What is a NAT (Network Address Translation)?

A Network address translation is the task of assigning a public IP address to either a single computer or a group of computers that are networked together. That process is usually handled by a connection device such as a firewall. Since most networks are private, a connection device can be thought of as the piece of hardware that serves as a connection point to the Internet.

Why are NATs used?

The primary reason that Network Address Translations are used is to save money. The longer answer to that question is that because networks share resources, a NAT allows a network to use fewer public IP Addresses. This, in turn, saves the network operator the cost of buying more IP Addresses than what is needed by the network.

Each unit, computer, printer, scanner that make up a network needs to have an IP Address, but not every unit that makes up a network needs to have access to the Internet. To help solve this problem, network administrators use something called a private IP Address. A private IP Address is one that is used within a private network. It is made up of a special range of numbers that marks it as private. The range of numbers that is allotted for private IP Addresses are recognized by connection devices such as routers and firewalls. A private IP Address is never allowed onto the Internet. Imagine the cost of connecting an entire high-rise building to the Internet. The business would be spending hundreds if not thousands of dollars each month just in IP Address related charges. This is why there is a difference between private and public IP Addresses.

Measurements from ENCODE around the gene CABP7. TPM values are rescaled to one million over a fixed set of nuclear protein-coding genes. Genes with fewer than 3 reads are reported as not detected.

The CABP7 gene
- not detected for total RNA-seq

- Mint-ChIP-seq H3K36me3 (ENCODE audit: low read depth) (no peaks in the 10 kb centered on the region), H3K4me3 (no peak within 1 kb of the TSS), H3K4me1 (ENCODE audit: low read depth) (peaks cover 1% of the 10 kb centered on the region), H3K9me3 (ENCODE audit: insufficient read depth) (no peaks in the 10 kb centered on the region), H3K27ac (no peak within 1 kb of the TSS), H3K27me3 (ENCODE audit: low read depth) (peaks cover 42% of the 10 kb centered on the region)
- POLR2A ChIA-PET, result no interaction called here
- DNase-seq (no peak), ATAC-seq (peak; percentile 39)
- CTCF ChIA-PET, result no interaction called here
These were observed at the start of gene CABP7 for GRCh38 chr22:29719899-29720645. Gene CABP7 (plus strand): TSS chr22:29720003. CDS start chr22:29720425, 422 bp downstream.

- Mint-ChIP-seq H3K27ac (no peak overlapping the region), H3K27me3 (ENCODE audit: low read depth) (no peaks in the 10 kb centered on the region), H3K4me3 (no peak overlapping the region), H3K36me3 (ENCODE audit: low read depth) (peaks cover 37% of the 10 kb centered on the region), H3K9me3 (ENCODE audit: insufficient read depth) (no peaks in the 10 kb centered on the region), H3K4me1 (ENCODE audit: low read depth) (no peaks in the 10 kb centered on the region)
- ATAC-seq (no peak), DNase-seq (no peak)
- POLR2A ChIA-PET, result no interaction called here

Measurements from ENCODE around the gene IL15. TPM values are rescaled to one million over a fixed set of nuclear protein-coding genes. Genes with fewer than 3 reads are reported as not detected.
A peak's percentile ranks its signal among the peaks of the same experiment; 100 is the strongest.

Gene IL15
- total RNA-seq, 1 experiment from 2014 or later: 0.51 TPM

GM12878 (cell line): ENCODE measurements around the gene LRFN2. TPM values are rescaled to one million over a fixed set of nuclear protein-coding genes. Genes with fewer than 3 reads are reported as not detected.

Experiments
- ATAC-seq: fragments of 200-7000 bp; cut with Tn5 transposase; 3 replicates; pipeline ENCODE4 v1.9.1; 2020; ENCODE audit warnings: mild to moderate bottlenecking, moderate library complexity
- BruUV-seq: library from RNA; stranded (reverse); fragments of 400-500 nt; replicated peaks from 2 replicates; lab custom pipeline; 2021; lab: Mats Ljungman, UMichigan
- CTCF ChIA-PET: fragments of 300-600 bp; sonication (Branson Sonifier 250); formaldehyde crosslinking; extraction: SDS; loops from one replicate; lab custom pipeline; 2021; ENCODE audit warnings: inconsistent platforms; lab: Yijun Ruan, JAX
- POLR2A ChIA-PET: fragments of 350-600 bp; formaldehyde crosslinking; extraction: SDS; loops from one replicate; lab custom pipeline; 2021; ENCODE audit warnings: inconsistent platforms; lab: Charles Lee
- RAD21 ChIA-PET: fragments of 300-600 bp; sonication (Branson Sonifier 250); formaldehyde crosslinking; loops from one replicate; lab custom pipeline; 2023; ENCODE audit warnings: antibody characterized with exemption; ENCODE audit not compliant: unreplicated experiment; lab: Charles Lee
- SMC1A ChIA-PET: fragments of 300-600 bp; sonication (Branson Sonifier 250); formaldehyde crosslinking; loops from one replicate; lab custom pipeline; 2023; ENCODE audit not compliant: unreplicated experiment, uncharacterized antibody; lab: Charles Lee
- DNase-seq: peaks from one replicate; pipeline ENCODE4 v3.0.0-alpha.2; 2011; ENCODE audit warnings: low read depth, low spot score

Sadly, it is never quite this cut-and-dry. The NAT function occurs when a computer or device inside of the networks makes a request or receives a request that requires it to look outside of the network. When these types of requests are made the components that connect to the Internet recognize the request as needing to be achieved by going outside of the network. When this happens those requests are sent to the firewall which notes the private IP Address, and then relays the request using the public IP Address that is assigned to the firewall. When the request is returned to the firewall, it attaches it to the private IP Address that asked for the request and sends the information back to that computer.

Remember that an IP Address is simply an identification tag that is used to distinguish one computer or device from another. The process of utilizing a NAT is usually not even noticed by the computer user.

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